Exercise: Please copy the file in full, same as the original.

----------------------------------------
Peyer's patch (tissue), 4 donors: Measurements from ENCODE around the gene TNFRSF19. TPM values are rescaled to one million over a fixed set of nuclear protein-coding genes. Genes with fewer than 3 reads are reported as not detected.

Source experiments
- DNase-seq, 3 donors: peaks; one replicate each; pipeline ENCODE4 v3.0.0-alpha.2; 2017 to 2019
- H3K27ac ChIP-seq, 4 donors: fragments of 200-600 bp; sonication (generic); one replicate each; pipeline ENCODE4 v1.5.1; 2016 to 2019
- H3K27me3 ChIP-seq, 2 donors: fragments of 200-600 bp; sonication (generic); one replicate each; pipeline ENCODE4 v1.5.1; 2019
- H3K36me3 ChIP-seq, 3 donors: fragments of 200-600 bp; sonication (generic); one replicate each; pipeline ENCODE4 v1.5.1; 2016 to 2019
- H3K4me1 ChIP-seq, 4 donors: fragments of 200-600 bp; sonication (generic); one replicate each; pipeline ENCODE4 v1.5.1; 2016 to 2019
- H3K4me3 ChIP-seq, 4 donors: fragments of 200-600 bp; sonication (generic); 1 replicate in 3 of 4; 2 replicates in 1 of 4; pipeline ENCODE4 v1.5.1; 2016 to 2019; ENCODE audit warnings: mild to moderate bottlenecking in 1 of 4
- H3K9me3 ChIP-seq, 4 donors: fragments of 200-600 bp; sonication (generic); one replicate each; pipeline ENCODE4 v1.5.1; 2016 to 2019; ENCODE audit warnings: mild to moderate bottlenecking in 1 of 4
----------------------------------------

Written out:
Peyer's patch (tissue), 4 donors: Measurements from ENCODE around the gene TNFRSF19. TPM values are rescaled to one million over a fixed set of nuclear protein-coding genes. Genes with fewer than 3 reads are reported as not detected.

Source experiments
- DNase-seq, 3 donors: peaks; one replicate each; pipeline ENCODE4 v3.0.0-alpha.2; 2017 to 2019
- H3K27ac ChIP-seq, 4 donors: fragments of 200-600 bp; sonication (generic); one replicate each; pipeline ENCODE4 v1.5.1; 2016 to 2019
- H3K27me3 ChIP-seq, 2 donors: fragments of 200-600 bp; sonication (generic); one replicate each; pipeline ENCODE4 v1.5.1; 2019
- H3K36me3 ChIP-seq, 3 donors: fragments of 200-600 bp; sonication (generic); one replicate each; pipeline ENCODE4 v1.5.1; 2016 to 2019
- H3K4me1 ChIP-seq, 4 donors: fragments of 200-600 bp; sonication (generic); one replicate each; pipeline ENCODE4 v1.5.1; 2016 to 2019
- H3K4me3 ChIP-seq, 4 donors: fragments of 200-600 bp; sonication (generic); 1 replicate in 3 of 4; 2 replicates in 1 of 4; pipeline ENCODE4 v1.5.1; 2016 to 2019; ENCODE audit warnings: mild to moderate bottlenecking in 1 of 4
- H3K9me3 ChIP-seq, 4 donors: fragments of 200-600 bp; sonication (generic); one replicate each; pipeline ENCODE4 v1.5.1; 2016 to 2019; ENCODE audit warnings: mild to moderate bottlenecking in 1 of 4